Bookstores were always more than places to sell books. With other public spaces often either closed off to Black people or unsafe, bookstores became safe havens for the community. Supplementary school classes were held in bookstores, activist meetings, parties and martial arts. The Sabarr bookstore made connections with schools to help them diversify educational material available to students.

The importance of these bookstores to the Black community was reflected in the abuse and discrimination they faced. The Black Panther’s Unity Bookshop was firebombed, and physical damage was commonplace: everything from swastika graffiti to the smearing of excrement on the walls. At Bogle-L’Ouverture Bookstore, one customer would buy all the greeting cards and proceed to cut them up in the middle of the store.[5] With a lack of concern from the police about the abuse, Black bookstores started a Bookshop Joint Action committee, with the slogan ‘we will not be terrorized out of existence.’[6]

The high point of Black publishing in the UK was the International Book Fair of Radical and Black Third World Books, co-founded by Bogle-L’Ouverture Publications, New Beacon Books and the Race Today Collective. Jessica Huntley was a co-director and driving force behind the book fair which ran from 1982 until 1995. The ‘who’s who’ of Black writers and publishers from around the world attended the Book Fair during its lifetime, including Wole Soyinka and Toni Morrison.

As strides were made in Black publishing, the lives of Black women in the UK were highlighted for the first time in book form in The Heart of the Race: Black Women’s Lives in Britain by Beverley Bryan, Stella Dadzie and Suzanne Scafe in 1985.[7] This groundbreaking book highlighted the stories of work, family and resistance of Black women, in their own words. It remains one of very few books to address the lives of Black women in Britain even today.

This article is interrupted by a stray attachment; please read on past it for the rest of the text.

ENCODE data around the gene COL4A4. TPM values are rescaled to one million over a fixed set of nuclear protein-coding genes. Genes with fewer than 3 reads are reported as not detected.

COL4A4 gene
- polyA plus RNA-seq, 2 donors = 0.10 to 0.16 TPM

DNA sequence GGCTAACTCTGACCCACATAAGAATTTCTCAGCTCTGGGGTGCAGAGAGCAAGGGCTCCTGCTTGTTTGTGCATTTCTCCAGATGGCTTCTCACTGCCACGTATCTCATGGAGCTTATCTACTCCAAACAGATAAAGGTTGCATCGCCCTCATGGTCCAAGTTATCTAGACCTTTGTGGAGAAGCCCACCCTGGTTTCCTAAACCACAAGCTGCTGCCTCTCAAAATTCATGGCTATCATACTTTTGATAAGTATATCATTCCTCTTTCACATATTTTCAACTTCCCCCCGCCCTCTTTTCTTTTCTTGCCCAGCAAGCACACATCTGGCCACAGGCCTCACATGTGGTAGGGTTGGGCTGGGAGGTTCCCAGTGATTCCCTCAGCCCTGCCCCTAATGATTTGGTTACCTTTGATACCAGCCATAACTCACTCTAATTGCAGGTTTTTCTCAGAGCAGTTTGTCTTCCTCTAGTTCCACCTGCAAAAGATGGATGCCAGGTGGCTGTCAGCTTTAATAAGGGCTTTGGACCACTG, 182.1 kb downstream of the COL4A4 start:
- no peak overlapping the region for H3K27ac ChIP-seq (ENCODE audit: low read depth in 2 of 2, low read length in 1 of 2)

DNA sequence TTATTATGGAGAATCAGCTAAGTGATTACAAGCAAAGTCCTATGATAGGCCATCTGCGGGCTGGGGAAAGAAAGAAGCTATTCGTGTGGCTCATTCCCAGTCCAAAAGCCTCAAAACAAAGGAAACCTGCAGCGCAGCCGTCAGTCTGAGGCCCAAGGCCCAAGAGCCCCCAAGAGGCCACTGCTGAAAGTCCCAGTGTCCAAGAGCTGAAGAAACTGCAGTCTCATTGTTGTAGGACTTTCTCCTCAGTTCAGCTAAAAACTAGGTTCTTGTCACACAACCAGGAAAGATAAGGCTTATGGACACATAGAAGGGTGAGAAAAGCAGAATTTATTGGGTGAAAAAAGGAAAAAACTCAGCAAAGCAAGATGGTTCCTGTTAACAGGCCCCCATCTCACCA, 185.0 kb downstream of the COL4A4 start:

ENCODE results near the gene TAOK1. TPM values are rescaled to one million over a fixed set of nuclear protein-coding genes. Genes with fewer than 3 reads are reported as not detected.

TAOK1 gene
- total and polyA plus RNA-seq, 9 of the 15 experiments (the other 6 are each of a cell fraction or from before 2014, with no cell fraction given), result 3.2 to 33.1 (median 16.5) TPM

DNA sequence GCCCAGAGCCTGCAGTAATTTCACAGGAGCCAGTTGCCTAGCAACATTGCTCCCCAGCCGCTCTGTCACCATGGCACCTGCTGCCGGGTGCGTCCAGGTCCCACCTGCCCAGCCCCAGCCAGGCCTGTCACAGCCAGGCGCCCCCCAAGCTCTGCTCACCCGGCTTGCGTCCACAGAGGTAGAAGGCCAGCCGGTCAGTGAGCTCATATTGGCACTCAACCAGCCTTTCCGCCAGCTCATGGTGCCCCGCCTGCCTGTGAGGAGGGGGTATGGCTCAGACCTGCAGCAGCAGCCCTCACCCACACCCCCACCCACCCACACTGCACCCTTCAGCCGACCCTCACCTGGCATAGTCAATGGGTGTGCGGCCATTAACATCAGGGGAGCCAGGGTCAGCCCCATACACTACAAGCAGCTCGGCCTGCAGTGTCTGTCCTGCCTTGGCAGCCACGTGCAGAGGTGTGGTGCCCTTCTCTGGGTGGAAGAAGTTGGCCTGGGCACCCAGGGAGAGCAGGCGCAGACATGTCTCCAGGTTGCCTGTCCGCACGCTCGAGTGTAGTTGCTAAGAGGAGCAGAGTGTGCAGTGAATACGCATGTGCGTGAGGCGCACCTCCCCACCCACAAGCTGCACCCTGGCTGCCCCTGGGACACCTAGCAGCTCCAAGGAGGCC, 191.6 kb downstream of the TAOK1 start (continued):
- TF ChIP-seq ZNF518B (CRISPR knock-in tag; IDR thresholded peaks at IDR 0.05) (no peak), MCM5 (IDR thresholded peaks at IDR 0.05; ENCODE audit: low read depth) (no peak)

Today, book publishing in the UK is unfortunately not as different as it was fifty years ago. It still has a diversity problem, reflected in both those who work in the industry as well as the writers that get published.[8] Black women only topped the book bestseller lists for the first time in 2020.[9] And like fifty years ago, Black women continue to drive change in writing and publishing, with magazines like gal-dem, and publishers like Dialogue Books and Jacaranda. Here’s hoping that in another fifty years this need will be spoken of only in the history books.

Preeti is an author, researcher and historian. Her forthcoming debut book, The Shoulders We Stand On: How Black and Brown people fought for change in the UK will tell the stories of ten remarkable movements, campaigns and organisations led by Black and Brown people that fought against racism in the 1960s to 1980s. Follow her on Twitter @preetikdhillon

Image: An interview with Leila Howe Hassan, founding member of the Race Today collective and editor of the Race Today journal. https://www.islington.media/resources/tony-douglas-russell-pierre-leila-hassan-and-barbara-bees

[1] Black Women’s Group Brixton. Speak Out pamphlet. Issue no. 1. Available from:  https://artsandculture.google.com/asset/8wGd1OOMcK7W-w?childAssetId=AAGU4AesP8EEbg

[2] Hassan L, Bunce R and Field P. Introduction. In Field P, Bunce R, Hassan L and Peacock M eds. Here to Stay, Here to Fight: A Race Today anthology. 2019. London: Pluto Press.

[3] Andrews K. Leila Hassan Howe: ‘My life was made hell. You’d just hear a tirade against immigrants’, The Guardian, 8 October 2020. Available from: https://www.theguardian.com/society/2020/oct/08/leila-hassan-howe-black-power-london-revolution-black-lives-matter

[4] See Spread the Word, Rethinking ‘Diversity’ in Publishing, 2020, p2

[5] Black History Walks. Books, violence and resistance with Eric Huntley: part 2 of 4. 2021. Available from: https://www.youtube.com/watch?v=Hhq8Ce3yDVY

[6] Beckles C. ‘We shall not be terrorized out of existence’: The political legacy of England’s Black Bookshops, Journal of Black Studies, 1998, 29(1), pp.51-72.

[7] Bryan B, Dadzie S and Scafe S. The Heart of the Race: Black Women’s Lives in Britain. 1985. London: Virago Press. Republished by Verso in 2018.

[8] See Spread the Word, Rethinking ‘Diversity’ in Publishing, 2020.

[9] Kale S. ‘This has never happened before!’ Bernardine Evaristo and Reni Eddo-Lodge on their history-making year, The Guardian, 24 December 2020. Available from: https://www.theguardian.com/lifeandstyle/2020/dec/24/this-has-never-happened-before-bernardine-evaristo-and-reni-eddo-lodge-on-their-history-making-year

Leave a Reply

This site uses Akismet to reduce spam. Learn how your comment data is processed.